“When should I tell other people about my idea?”
This was the question I was asked recently at an entrepreneur/founder event. I mean, it’s a great question, right?
If you DON’T tell anyone, how can you be sure it’s a viable idea and that there’s a market for it.
If you DO tell people, could they steal your idea or, maybe even worse, tell you that shouldn’t pursue it.
I shared that I definitely fall somewhere in the middle – I tell my network (so they can help me find people in my target market), my early adopter target prospects (for validation) and my inner circle (to keep me realistic).
The follow up question is the one that really got me thinking, though: What if your idea fails/gets stolen/isn’t any good and you RUN OUT OF IDEAS?
RUN OUT OF IDEAS?! The thought had honestly never occurred to me. I’m not sure I’ve ever run out of ideas and most inventors/entrepreneurs are the same. I wanted to understand WHY that was – where do all my ideas come from and how do I explain it to others.
Interestingly, I found the answer and explanation in my FAVORITE WORD:
If you’ve read my previous articles, you’ll know that an INNOVENTREPRENEUR is someone who balances being an innovator, inventor and entrepreneur. It is the label I created and the one I always try to live up to.
The magic of that word starts with INNOVATOR because they are our opportunity and problem spotters. A great innovator will NEVER run out of ideas because they have one critical skill that they have developed over time.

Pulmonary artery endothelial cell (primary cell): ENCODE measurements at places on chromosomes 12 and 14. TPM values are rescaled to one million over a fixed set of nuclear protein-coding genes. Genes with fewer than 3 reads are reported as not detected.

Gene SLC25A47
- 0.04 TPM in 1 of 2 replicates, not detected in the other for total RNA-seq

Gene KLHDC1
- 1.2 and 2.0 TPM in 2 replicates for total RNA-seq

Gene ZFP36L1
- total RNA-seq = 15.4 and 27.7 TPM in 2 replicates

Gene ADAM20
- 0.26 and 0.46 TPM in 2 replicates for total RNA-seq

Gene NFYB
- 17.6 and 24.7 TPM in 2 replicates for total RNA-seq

CURIOUS AND CRITICAL OBSERVATION
There is an art to observation with an eye for innovation.
It starts with awareness. Are you paying attention to what happens around you, to your clients, to your products and services, etc. A great innovator is aware.
The second component is curiosity. My favorite question has always been “What if?” but, even before that is the power question, “Why?” Why do we do it that way? Why is our customer feeling this way at this moment? Innovation requires understanding of the current state.
The final piece of the puzzle is being critical and analytical: As an innovator, you aren’t complacent. You don’t just “accept” the status quo. Having observed and learned about something, you’ve trained yourself to evaluate what you’ve seen. Is it good? Is it bad? Could it be better? Is there another way?
This CURIOUS AND CRITICAL OBSERVATION is what sets innovators apart from everyone else. And here is the big secret that most people won’t tell you: YOU CAN LEARN TO BE AN INNOVATOR.
Nothing – and I mean nothing – makes me more sad or frustrated than someone labelling themselves as a NON-INNOVATOR. Personally, I blame our use of the word INNOVATE and all the baggage we assign to it.
Every one of us has innovated and is capable of innovating more. The trick is to learn to do it on demand. To develop skills, strategies and tactics to help us grow that CURIOUS AND CRITICAL OBSERVATION skill so that it is always simmering in the background.
And when you're an INNOVATOR, you can share your ideas as much as you like because you know the secret to always finding more.
Looking to develop your CURIOUS AND CRITICAL OBSERVATION skills? Follow Julie on LinkedIn where she shares INNOVATION INSPIRATIONS every week.
Julie Holmes is an inventor, founder, entrepreneur and corporate survivor. Her favorite question is “What if?” What if you could transform your frustration into time savings and money making? It might sound crazy but that’s exactly what she’s been doing for organizations over the last 25 years. Today she speaks all over the world on incremental innovation and the power of Little Big Bangs. Have an event or a group that you think could use a dose of Julie? Drop her a note at firstname.lastname@example.org.